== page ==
Last nights operational and ensembles have shifted the track of dangerous Hurricane Matthew further west. The current forecast track from the National Hurricane Center (image below courtesy NOAA) has also shifted closer to the southeastern coastline of the United States with much larger impacts including an increasing threat of a possible direct landfall somewhere in the western periphery of the “cone of uncertainty”. Hurricane Watches may be issued later this morning for portions of Florida, Georgia and the Carolinas.
Here are the latest Operational Models (images courtesy TropicalTidbits, Weatherbell):
Global Forecast System (GFS):
GEFS (Global Ensemble Forecast System):
European (waiting the a more recent update late this morning):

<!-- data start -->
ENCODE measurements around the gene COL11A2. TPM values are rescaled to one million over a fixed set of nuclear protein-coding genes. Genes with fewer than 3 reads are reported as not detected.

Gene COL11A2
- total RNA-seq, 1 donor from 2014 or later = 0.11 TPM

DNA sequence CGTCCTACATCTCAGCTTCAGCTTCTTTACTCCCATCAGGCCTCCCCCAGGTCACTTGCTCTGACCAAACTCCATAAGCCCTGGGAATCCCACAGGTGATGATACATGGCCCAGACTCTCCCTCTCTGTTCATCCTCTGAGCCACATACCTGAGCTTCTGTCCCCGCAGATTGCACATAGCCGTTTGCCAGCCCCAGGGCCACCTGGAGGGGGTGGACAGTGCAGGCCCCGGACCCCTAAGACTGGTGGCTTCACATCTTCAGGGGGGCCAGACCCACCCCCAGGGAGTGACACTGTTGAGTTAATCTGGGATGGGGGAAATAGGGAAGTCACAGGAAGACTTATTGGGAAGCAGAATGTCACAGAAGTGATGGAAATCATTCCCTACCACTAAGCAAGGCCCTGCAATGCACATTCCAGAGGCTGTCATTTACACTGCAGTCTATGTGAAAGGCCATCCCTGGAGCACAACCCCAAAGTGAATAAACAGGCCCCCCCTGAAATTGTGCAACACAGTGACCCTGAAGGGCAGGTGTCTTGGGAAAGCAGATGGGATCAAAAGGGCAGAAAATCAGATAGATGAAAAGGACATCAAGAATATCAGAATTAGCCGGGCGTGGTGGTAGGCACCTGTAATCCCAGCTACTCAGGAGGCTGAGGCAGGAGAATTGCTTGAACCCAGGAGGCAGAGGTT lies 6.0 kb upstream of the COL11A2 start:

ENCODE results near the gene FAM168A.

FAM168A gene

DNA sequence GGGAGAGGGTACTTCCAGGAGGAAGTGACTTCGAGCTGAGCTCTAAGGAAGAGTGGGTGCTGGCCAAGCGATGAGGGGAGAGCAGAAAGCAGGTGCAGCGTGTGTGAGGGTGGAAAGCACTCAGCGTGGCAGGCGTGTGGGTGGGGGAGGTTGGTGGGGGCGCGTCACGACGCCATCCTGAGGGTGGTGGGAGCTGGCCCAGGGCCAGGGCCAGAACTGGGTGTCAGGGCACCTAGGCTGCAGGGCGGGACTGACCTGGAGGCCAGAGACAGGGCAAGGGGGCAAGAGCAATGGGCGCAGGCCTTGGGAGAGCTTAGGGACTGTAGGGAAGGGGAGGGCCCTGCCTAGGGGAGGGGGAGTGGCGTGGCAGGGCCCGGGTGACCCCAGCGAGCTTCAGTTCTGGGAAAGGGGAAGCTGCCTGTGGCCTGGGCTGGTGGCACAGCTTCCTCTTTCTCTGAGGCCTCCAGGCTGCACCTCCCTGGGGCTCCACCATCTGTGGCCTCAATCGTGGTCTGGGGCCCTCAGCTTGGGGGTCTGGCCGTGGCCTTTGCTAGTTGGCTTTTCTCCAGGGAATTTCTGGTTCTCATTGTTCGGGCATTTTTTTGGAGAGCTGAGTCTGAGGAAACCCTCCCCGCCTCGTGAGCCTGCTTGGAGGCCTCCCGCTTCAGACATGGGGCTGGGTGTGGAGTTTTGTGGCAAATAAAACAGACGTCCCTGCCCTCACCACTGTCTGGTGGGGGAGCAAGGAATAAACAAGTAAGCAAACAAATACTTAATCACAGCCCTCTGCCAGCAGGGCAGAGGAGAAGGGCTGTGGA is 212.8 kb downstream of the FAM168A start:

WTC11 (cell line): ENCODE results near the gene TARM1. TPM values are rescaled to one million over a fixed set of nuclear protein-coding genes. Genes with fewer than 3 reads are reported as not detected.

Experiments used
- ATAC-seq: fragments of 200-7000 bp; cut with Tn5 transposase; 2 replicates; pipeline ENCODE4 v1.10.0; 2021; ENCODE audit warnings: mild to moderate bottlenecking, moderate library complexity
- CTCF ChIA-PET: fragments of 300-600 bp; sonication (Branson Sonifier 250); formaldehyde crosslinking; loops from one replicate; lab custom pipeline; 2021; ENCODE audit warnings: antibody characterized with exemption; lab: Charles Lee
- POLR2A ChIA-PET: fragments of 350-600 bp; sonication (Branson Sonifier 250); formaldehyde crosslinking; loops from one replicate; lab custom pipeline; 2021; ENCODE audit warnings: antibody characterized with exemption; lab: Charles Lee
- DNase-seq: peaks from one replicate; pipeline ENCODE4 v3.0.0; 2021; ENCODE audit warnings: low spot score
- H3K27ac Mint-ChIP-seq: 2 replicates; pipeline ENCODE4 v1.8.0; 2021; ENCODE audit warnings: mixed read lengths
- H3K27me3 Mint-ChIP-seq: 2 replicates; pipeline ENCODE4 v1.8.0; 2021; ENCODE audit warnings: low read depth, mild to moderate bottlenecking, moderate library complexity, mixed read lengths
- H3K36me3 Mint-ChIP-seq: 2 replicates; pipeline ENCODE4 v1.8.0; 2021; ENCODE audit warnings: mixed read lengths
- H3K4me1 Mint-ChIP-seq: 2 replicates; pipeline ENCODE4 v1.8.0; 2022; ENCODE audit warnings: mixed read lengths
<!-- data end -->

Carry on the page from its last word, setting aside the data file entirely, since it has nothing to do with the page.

As of this morning the Mid-Atlantic coastline (Virginia, Maryland, Delaware, New Jersey) needs to pay close attention to further updates from the National Hurricane Center as any future shift further west would have major impacts (in addition to the already expected high surf and rip currents) on Saturday.
The current models do suggest some rainfall and gusty winds possible as far west as the interstate 95 corridor in the DC Region this weekend. Again any change in track to the west or east will significantly alter conditions across our area this weekend (sunshine to tropical storm/hurricane conditions).
Right now there is not enough consensus within the ensemble runs to pin point exactly how close to the coast Matthew will track as it approaches our region. Please stay tuned to the latest official forecast updates from the National Hurricane Center.